California agriculture stifled by the massive budget crunch
California agriculture stifled
by the massive budget crunch
It is no secret that the state of California has been in dire straights this year as the recession has worsened. While small, but significant, cuts to the state’s budget have been felt all year through across-the-board budget cuts and the closing of state offices three days a month, perhaps the most severe blow came July 28 as Gov. Arnold Schwarzenegger surprised farmers and ranchers throughout the state by cutting funding for the state’s most broad-based land conservation program.
The California Land Conservation Act of 1965, more commonly referred to as the Williamson Act, allows local governments to enter into contracts with private landowners for the purpose of keeping specific parcels of land in agricultural or related open space use. In return, landowners receive property tax assessments which are much lower than normal because they are based upon farming, ranching and open space uses as opposed to full market value. Under the act, farmers get property tax relief from the county and the county is reimbursed for those lost revenues by the state.
Of the 29 million acres of eligible farm and rangeland in the state, 16.9 million are protected under the Williamson Act. And, with California having some of the most valuable land in the nation, farmers and ranchers simply can’t afford for their land to be taxed at full market value.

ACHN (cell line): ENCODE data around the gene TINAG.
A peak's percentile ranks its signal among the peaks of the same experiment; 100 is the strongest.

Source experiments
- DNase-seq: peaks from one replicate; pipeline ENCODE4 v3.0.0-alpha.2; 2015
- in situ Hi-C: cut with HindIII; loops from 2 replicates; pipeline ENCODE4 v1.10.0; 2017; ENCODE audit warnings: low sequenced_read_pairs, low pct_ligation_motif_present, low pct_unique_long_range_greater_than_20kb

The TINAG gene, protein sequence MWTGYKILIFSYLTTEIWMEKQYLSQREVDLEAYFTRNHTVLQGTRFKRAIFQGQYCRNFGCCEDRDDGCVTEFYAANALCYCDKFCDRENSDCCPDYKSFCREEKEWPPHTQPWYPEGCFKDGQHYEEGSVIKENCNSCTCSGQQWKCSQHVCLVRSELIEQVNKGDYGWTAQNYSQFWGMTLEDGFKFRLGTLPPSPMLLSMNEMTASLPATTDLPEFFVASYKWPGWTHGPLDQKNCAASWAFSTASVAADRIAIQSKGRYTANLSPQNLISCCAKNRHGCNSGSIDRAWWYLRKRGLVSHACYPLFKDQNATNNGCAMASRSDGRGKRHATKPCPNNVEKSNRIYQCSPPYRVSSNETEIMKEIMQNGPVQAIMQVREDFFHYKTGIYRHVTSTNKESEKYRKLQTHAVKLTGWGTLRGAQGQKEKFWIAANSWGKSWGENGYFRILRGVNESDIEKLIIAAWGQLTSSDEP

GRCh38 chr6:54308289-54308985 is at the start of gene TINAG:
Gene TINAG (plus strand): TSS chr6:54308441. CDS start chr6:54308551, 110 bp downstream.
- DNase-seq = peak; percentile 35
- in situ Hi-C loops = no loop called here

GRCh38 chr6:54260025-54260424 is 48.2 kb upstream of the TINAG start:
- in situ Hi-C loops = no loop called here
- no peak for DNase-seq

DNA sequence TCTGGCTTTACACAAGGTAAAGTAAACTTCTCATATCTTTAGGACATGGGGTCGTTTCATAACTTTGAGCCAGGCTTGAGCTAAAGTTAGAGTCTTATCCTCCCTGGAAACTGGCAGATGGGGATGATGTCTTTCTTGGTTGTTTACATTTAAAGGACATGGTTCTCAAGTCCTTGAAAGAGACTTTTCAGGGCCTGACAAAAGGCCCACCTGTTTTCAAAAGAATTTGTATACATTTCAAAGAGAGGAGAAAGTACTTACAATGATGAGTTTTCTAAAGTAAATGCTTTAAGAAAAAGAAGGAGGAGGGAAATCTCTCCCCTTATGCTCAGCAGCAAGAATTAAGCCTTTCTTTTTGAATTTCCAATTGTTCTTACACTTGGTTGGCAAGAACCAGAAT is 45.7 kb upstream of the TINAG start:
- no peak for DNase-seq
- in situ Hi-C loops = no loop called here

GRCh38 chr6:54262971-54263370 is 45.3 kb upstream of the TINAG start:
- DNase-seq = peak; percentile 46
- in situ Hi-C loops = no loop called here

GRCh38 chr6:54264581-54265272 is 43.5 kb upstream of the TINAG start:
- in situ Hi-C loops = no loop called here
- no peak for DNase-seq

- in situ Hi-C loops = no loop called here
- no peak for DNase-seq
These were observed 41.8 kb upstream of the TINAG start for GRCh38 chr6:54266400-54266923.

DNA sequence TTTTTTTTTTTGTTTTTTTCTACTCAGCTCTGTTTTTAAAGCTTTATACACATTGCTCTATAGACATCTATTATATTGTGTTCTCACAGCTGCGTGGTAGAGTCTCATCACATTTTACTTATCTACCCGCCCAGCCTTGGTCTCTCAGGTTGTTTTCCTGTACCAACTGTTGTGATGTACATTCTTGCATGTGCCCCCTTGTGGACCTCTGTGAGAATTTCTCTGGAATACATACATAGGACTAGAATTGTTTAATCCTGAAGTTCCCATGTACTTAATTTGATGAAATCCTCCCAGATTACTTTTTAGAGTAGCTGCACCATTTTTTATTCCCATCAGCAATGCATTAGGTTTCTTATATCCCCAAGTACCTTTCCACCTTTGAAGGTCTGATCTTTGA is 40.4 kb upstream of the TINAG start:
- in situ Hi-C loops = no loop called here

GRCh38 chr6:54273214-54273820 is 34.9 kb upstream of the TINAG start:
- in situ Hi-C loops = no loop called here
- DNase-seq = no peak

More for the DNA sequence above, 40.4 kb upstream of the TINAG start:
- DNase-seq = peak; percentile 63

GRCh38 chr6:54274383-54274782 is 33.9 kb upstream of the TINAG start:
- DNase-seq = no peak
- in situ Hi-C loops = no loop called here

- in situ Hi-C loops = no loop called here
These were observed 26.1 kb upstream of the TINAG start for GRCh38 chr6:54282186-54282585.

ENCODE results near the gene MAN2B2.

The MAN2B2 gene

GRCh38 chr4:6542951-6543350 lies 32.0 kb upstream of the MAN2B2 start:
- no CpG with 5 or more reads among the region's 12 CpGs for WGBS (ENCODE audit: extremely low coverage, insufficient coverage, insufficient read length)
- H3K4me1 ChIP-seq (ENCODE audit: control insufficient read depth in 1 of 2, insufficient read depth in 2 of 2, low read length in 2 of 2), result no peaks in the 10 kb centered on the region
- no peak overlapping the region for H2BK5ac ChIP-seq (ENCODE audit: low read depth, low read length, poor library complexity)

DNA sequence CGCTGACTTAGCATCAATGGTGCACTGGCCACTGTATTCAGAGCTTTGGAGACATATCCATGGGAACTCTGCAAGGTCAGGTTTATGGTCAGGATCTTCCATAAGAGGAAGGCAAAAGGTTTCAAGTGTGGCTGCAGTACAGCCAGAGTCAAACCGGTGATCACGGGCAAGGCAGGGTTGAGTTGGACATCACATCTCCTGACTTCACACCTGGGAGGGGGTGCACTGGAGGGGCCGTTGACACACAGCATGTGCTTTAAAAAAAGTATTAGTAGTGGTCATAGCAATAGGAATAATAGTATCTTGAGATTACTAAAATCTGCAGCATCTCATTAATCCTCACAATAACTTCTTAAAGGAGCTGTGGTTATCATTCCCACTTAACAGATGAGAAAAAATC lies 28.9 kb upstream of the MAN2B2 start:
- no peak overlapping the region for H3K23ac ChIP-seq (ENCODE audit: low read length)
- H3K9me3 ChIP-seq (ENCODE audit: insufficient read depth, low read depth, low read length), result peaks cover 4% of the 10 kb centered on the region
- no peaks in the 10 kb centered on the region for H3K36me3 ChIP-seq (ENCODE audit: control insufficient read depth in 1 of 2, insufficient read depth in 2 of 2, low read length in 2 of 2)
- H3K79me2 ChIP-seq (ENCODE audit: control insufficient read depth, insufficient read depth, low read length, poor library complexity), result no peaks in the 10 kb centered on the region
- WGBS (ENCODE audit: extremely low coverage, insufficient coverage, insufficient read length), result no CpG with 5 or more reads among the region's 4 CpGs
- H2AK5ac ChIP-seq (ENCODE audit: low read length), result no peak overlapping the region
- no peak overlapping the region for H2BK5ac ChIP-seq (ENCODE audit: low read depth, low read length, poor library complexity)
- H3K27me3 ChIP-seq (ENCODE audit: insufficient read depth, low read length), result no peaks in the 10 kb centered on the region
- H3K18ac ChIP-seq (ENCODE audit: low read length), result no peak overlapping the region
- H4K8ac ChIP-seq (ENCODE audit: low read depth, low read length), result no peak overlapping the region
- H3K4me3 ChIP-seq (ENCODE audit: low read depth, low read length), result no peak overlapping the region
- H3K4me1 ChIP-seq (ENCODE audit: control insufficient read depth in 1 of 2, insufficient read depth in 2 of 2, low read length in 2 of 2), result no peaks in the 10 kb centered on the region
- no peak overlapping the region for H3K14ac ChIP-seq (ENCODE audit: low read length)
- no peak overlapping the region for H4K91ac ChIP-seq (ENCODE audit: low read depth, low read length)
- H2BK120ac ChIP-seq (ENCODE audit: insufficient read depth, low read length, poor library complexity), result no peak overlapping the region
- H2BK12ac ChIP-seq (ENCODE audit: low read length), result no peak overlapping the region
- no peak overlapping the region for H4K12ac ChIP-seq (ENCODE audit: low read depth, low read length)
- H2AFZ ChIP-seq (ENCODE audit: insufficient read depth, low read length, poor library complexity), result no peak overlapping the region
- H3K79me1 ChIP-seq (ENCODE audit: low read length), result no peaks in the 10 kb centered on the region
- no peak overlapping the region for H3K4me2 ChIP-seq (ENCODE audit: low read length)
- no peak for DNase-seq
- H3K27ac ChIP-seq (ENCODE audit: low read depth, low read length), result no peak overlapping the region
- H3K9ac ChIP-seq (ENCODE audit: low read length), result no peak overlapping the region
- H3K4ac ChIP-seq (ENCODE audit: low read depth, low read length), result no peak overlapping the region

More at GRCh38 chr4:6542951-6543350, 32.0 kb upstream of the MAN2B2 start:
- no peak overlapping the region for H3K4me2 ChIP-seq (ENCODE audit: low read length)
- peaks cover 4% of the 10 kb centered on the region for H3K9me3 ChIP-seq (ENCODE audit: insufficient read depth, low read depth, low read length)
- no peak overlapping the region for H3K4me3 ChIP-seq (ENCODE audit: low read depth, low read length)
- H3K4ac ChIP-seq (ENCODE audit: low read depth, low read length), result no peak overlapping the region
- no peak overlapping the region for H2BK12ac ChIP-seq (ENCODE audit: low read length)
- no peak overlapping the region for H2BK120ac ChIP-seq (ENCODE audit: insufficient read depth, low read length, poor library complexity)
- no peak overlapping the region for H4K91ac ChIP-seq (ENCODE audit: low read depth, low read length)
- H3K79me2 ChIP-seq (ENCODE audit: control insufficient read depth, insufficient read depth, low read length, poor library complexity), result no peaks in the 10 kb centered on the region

The bottom line is, it is hard to raise livestock if you can’t afford to pay taxes on the land required to raise your animals, and the Williamson Act makes the cost of farming and ranching in California more affordable.
Willy Chamberlain of Los Olivos, CA, in Santa Barbara County, said the Williamson Act has been vital to his 80-year-old ranch since the act’s inception.
"Land, particularly rangeland, in our part of California, is worth a lot more from a development perspective than from a cattle production standpoint," Chamberlain says.
As a cattle producer, Chamberlain says he hopes counties statewide will continue to honor their Williamson Act contracts and, hopefully, the subvention funding will be restored to keep counties supporting the open space that ranchers supply.
"If, in the long run, our county were to no longer support the Williamson Act, it would be nearly impossible for us to raise cattle here," Chamberlain said.